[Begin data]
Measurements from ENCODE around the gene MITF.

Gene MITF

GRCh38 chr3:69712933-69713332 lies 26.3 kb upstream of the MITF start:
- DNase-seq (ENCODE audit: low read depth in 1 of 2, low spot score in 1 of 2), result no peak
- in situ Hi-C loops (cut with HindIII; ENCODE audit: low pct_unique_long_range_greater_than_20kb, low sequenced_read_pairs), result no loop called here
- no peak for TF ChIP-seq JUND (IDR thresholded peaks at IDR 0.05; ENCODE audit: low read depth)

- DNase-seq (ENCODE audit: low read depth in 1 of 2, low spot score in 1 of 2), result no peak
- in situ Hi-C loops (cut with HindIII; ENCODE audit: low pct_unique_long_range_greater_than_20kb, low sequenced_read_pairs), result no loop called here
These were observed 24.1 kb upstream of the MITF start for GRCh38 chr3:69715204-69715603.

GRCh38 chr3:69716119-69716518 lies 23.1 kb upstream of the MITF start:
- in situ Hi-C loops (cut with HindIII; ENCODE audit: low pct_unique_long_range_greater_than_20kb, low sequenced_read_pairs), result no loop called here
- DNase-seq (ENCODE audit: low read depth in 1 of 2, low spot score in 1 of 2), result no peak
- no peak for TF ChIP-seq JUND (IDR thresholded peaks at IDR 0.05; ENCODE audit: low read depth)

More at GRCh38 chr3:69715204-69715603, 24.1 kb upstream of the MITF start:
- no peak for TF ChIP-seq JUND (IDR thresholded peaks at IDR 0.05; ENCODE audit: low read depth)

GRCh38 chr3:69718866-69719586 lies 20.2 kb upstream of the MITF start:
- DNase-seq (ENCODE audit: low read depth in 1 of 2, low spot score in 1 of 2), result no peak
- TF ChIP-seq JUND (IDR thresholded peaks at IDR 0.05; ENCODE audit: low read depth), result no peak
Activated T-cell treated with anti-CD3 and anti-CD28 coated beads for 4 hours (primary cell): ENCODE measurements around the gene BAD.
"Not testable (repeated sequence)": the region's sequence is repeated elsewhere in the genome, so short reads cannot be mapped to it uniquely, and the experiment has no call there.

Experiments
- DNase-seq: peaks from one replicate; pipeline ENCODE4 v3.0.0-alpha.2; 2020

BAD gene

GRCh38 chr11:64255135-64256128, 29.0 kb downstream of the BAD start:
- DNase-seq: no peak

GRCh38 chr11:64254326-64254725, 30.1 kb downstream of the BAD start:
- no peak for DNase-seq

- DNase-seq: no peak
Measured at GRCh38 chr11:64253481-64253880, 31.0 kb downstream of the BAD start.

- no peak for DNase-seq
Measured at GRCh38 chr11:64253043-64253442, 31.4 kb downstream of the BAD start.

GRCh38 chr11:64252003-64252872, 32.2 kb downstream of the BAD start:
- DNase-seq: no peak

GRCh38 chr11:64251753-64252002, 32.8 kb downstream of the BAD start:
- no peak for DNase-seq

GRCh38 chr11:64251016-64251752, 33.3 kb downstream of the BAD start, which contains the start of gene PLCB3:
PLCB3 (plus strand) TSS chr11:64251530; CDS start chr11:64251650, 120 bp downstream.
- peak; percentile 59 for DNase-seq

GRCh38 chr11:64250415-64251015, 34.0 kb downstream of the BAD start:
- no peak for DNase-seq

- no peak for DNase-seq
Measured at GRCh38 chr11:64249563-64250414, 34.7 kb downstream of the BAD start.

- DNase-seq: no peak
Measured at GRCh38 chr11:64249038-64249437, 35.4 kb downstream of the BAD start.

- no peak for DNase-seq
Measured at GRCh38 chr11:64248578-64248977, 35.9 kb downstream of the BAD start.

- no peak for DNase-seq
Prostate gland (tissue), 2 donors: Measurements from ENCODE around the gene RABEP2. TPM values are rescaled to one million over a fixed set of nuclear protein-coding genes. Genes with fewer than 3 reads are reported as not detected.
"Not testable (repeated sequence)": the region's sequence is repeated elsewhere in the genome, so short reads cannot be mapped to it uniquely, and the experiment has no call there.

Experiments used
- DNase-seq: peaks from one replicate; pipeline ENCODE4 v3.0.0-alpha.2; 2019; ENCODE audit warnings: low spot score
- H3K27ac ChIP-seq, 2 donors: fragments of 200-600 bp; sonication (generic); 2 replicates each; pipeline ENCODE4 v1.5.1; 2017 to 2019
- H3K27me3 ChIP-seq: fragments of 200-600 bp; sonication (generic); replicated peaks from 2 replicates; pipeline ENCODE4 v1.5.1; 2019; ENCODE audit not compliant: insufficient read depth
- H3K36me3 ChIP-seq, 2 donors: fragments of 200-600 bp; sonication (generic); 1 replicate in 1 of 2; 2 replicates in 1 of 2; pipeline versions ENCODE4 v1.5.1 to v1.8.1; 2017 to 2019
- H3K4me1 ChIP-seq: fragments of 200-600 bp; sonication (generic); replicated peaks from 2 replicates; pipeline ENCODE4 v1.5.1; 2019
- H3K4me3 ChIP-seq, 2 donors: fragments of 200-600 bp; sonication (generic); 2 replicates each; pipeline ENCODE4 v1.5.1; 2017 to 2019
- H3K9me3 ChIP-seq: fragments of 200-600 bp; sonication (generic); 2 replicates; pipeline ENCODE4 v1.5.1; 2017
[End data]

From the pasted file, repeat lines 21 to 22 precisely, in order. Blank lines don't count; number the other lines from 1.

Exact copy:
Experiments
- DNase-seq: peaks from one replicate; pipeline ENCODE4 v3.0.0-alpha.2; 2020